Goldman Sachs cuts GDP forecast because of stress on small banks, which are key to U.S. economy
- Goldman Sachs lowered its growth forecast by 0.3 percentage points to 1.2% for 2023, as gauged by the fourth quarter of 2022 to the fourth quarter of this year.
- Analysts believe a pullback in lending will lead to substantial tightening in bank lending standards, dragging down growth already affected by tightening in recent quarters.
- Banks with less than $250 billion in assets comprise about 50% of U.S. commercial and industrial lending.
Goldman Sachs on Wednesday lowered its 2023 economic growth forecast, citing a pullback in lending from small- and medium-sized banks amid turmoil in the broader financial system.
The firm lowered its growth forecast by 0.3 percentage points to 1.2% under expectations that smaller banks will attempt to preserve liquidity in case they need to meet depositor withdrawals, leading to a substantial tightening in bank lending standards.
related investing news
Tighter lending standards could weigh on aggregate demand, implying a drag on GDP growth already affected by tightening in recent quarters, Goldman economists David Mericle and Manuel Abecasis wrote in a note to clients.
"Small and medium-sized banks play an important role in the US economy," the analysts wrote. "Any lending impact is likely to be concentrated in a subset of small and medium-sized banks."
Banks with less than $250 billion in assets comprise about 50% of U.S. commercial and industrial lending, 60% of residential real estate lending, 80% of commercial real estate lending and 45% of consumer lending, according to the firm.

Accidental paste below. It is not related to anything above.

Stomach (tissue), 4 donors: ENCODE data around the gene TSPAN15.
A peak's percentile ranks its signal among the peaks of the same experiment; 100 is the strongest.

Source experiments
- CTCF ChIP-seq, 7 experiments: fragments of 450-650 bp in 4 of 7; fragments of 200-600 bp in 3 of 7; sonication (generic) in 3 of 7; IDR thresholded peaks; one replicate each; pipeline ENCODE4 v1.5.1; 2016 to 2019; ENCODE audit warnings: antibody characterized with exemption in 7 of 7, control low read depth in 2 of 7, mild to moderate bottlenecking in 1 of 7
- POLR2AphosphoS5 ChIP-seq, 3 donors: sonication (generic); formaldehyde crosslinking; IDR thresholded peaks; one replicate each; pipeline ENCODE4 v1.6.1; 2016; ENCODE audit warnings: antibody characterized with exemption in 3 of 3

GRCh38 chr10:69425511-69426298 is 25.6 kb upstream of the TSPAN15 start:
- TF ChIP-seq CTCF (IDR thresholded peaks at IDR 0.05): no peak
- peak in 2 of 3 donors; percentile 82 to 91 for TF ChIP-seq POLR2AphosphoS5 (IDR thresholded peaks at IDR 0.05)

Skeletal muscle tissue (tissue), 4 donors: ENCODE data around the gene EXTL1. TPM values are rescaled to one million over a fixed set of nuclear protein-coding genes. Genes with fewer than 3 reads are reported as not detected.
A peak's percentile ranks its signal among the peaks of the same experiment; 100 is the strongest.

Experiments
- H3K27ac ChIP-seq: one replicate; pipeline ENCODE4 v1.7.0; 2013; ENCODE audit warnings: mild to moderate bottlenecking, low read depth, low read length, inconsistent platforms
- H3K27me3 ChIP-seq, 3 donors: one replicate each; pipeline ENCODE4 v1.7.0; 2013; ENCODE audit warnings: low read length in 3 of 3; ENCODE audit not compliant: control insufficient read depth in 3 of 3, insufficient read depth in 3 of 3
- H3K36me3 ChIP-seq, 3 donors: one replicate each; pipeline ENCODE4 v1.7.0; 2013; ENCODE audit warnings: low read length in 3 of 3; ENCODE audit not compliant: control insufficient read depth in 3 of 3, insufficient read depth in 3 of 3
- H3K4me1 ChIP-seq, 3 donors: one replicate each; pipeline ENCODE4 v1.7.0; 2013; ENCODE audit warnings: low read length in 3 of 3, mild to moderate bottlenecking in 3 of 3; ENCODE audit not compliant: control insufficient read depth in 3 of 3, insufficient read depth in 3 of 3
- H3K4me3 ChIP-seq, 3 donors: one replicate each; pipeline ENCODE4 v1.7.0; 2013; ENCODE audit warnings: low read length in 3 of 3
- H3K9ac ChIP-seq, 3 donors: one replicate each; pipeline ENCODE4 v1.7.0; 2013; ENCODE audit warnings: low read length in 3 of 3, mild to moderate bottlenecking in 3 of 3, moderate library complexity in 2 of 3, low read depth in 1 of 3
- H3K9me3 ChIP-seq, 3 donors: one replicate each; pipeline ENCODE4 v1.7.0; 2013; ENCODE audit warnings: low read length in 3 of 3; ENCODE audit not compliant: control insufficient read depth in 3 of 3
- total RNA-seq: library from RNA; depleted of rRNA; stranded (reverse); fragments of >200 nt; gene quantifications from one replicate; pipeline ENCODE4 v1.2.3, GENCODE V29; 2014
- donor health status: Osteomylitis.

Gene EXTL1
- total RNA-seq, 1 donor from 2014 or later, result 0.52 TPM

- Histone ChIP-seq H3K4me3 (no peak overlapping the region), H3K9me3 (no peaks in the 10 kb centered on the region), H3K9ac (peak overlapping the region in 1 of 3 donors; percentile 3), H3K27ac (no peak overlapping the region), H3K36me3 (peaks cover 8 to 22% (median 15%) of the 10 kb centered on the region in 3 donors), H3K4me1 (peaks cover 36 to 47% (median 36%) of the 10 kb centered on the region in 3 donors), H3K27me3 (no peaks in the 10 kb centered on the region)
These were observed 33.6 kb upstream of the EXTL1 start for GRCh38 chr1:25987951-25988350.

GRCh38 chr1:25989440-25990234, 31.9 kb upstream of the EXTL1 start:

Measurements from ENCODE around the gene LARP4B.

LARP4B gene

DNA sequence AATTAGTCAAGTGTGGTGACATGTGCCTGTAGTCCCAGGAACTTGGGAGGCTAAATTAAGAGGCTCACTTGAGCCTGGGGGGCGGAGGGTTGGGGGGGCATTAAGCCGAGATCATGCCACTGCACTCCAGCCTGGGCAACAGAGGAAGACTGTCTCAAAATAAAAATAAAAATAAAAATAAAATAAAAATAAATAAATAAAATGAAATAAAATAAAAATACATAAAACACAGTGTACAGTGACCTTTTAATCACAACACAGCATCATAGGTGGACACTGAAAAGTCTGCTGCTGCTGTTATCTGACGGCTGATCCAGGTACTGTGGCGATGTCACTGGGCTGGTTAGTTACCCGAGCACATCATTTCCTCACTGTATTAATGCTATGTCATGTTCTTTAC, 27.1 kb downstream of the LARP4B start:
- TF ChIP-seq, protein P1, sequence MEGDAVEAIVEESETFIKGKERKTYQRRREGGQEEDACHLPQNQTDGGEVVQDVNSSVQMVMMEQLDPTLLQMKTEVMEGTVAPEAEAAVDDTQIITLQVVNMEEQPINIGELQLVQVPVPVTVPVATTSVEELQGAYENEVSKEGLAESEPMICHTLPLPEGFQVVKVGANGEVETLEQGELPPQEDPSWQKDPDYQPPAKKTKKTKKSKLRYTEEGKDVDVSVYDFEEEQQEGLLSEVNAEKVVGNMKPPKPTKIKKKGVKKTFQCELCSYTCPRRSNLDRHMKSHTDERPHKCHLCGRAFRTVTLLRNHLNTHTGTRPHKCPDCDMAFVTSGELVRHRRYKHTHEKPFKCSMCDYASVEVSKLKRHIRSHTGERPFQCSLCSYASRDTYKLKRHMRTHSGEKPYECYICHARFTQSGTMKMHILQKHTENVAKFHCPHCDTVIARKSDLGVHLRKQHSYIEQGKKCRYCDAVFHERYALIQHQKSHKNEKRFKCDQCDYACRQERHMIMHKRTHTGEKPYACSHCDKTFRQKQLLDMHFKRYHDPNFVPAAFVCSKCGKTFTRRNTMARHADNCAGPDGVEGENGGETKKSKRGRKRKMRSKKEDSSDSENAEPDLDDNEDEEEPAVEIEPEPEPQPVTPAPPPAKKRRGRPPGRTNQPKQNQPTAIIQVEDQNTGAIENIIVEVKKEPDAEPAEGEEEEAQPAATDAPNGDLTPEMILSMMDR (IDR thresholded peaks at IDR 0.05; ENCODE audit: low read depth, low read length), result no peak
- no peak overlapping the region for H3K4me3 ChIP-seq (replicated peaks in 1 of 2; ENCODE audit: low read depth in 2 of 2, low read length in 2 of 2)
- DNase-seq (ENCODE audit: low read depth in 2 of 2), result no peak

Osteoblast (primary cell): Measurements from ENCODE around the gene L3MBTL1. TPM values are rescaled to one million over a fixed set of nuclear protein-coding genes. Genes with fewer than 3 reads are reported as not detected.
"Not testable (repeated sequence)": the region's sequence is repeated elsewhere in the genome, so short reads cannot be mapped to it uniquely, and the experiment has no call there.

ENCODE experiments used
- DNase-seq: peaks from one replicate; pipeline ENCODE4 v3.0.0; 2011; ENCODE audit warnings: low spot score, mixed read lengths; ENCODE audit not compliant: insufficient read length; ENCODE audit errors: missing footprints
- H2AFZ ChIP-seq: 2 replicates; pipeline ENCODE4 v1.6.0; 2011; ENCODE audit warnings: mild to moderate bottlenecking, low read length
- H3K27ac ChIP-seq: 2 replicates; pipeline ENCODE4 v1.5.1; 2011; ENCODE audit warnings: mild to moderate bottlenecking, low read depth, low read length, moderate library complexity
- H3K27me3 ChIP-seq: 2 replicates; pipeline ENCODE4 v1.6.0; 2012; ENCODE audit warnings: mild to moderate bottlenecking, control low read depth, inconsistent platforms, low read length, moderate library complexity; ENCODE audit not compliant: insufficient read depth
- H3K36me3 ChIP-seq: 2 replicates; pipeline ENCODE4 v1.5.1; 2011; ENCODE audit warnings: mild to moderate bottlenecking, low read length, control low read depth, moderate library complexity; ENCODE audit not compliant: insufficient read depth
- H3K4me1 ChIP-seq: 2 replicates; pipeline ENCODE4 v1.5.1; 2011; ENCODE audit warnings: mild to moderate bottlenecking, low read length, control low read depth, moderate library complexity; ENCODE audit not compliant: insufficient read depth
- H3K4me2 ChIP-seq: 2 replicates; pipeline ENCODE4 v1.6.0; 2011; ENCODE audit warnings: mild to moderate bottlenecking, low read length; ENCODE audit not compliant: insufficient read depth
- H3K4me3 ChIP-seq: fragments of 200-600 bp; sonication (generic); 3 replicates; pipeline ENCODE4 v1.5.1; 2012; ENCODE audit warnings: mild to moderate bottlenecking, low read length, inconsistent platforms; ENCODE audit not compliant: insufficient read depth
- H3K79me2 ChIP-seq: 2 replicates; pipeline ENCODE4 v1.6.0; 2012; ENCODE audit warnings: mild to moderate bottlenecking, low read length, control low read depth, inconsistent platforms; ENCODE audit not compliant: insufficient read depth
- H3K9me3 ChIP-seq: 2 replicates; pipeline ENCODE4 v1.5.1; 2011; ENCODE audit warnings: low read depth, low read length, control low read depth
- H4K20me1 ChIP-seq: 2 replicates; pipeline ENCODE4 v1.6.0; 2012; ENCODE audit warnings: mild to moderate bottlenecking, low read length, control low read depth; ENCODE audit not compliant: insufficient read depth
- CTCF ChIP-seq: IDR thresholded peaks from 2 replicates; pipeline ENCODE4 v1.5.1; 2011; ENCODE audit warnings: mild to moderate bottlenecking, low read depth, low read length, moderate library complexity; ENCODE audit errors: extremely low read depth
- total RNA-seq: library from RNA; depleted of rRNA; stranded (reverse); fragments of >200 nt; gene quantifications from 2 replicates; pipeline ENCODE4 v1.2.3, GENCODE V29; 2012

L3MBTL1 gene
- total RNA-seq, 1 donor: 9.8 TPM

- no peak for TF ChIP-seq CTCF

While the two recent bank failures — Silicon Valley Bank and Signature Bank — account for just 1% of total bank lending, Goldman noted that lending shares are 20% for banks with a high loan-to-deposit ratio and 7% for banks with a low share of FDIC-insured deposits.
Regulators had seized both of the banks earlier this week and ensured that depositors would regain full access to their funds through the FDIC's deposit insurance fund. Many depositors were uninsured due to the $250,000 cap on guaranteed deposits.
The analysts assume that small banks with a low share of FDIC-covered deposits will reduce new lending by 40% and that other small banks will reduce new lending by 15%, leading to a 2.5% drag on total bank lending.
The effect of tightening would have the same impact on demand growth as would an interest rate hike of 25 to 50 basis points, they said.